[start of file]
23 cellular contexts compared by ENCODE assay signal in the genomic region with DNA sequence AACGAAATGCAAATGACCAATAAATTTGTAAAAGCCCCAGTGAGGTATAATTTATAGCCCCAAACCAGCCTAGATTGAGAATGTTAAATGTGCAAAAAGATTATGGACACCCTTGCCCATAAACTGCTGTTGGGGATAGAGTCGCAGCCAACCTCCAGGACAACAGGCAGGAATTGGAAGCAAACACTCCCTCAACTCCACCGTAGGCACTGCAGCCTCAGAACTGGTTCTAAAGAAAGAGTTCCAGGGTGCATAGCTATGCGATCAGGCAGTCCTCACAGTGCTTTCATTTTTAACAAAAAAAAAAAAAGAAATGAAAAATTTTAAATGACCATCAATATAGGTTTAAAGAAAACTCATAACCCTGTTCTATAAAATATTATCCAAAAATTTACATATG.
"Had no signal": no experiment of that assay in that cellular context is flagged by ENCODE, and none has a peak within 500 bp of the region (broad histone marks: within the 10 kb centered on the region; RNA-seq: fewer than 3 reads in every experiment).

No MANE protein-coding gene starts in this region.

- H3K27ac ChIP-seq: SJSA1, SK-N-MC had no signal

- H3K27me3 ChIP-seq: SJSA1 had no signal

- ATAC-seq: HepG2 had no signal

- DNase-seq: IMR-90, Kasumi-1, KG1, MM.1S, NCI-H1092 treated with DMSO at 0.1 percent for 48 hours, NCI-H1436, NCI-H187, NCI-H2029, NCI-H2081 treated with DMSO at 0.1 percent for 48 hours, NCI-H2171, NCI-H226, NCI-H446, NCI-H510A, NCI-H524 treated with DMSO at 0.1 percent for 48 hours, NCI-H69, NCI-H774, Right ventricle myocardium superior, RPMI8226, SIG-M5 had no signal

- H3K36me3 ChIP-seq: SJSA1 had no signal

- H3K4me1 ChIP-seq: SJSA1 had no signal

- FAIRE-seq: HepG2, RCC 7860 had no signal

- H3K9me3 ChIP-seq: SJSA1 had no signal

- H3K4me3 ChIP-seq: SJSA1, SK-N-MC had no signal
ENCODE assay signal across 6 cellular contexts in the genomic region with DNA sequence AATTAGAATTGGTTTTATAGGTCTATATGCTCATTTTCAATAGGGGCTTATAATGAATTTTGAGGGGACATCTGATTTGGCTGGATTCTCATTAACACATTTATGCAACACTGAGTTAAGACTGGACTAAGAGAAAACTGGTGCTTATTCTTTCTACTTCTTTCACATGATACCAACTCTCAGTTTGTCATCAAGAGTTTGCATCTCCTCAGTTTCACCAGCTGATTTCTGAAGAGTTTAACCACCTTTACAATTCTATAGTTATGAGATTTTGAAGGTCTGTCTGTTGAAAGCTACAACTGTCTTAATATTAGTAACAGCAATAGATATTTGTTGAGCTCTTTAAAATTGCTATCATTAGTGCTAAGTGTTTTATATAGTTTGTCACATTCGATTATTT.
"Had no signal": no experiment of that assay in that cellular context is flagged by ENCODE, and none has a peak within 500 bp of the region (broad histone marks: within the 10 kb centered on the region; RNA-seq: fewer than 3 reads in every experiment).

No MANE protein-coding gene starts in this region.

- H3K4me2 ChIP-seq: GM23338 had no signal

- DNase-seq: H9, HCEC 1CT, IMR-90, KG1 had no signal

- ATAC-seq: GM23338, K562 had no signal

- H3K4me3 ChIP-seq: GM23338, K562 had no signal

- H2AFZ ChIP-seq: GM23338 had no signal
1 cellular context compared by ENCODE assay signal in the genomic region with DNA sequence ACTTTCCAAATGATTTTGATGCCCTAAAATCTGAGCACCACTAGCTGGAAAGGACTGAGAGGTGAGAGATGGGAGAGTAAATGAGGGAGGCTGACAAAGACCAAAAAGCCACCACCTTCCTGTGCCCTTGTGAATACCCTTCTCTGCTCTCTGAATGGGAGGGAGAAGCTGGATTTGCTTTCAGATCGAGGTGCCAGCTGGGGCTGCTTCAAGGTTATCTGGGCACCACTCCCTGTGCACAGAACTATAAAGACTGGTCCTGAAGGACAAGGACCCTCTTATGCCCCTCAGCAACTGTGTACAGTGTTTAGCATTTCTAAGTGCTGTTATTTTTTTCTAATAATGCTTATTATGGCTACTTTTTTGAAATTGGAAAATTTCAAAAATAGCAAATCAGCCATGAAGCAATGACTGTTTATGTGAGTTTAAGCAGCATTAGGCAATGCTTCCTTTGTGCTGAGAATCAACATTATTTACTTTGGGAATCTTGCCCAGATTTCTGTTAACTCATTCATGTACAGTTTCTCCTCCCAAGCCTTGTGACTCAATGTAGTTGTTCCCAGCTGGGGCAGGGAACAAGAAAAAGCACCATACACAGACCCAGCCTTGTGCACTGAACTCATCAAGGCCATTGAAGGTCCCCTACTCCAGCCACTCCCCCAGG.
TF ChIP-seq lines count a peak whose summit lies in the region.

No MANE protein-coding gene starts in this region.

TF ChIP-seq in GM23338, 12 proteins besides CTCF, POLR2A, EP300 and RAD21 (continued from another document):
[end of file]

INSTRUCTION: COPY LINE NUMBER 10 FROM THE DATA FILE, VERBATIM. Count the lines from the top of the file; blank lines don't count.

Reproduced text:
- FAIRE-seq: HepG2, RCC 7860 had no signal